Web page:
He is married with two young children and describes himself as a progressive Conservative who believes David Cameron has transformed the party.
He has campaigned strongly against the increase in tolls on the Dartford Crossing, saying they should be scrapped and believes more needs to be done to help the regeneration of the town.
A former pupil of Dartford Grammar School, he is a strong supporter of the county's selective schooling system.
He says that on balance, Britain has gained by being part of the EU and believes the country should remain part of it.
Outside work and politics, he is a keen cricketer, occasionally turning out to play in the Kent Village League.
CHARLIE ELPHICKE, Dover and Deal MP (Conservative)
According to his website, the newly-elected MP for Dover and Deal believes "there is nothing like the sound of the crashing waves as I walk up and down Deal beach with my family and our dog Star".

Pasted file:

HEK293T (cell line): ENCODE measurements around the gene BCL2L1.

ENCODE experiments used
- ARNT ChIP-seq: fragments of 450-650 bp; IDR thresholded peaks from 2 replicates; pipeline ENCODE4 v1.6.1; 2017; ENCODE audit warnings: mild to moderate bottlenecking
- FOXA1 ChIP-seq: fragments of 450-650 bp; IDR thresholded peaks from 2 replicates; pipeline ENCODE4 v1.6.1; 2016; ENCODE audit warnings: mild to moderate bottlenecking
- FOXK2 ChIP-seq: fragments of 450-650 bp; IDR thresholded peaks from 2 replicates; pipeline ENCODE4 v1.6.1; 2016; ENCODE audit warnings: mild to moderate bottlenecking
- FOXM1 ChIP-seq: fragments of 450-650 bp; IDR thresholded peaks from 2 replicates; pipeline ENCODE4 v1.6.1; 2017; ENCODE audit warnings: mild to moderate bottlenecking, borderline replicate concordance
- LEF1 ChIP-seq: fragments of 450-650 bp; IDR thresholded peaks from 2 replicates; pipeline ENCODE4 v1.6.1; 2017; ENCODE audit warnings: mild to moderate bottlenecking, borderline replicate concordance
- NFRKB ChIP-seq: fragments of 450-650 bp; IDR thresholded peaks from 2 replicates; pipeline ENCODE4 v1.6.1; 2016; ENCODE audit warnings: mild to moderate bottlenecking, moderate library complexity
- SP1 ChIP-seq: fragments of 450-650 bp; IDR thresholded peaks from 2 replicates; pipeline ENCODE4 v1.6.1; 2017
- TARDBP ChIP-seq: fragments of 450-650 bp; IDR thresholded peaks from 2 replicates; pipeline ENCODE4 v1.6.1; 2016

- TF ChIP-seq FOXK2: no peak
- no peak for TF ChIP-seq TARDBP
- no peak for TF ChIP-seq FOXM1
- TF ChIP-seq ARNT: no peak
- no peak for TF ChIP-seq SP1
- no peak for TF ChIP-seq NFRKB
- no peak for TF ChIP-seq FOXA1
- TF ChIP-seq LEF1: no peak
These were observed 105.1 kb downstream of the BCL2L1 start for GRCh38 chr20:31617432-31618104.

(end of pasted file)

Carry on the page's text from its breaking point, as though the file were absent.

In securing a majority of 5,274 and ousting Labour MP Gwyn Prosser, it is a sound that he can look forward to listening to for a few years at least.
Educated at the independent school Felsted and Nottingham University, Charlie Elphicke is - like a former Conservative MP for the area, Peter Rees - a tax lawyer and has previously worked in the pharmaceutical research industry and run an award-winning small business.
He contested the seat of St Albans in Hertfordshire for the party in 2001.
He and his family live in Deal and his late father lived near Aylesham, also in the constituency.
A research fellow at the Centre for Policy Studies, he is an expert on tax and pensions and has written several articles highlighting the impact of the previous Government's tax regime in worsening the problems facing the poorest members of society.
He opposes the sell-off of the Port of Dover, a key local issue that dominated the local campaign and is a subject the new government will have to address.
The Conservatives had supported privatisation in the 2005 election.
Like a lot of new MPs, he has embraced new digital technology and social networking sites like Twitter and Facebook. He has also set up his own You Tube TV station - although it appears not to have broadcast any fresh material for several months.
Away from politics, he says he enjoys "going to Deal's new Pier cafe for a good fry up with the kids".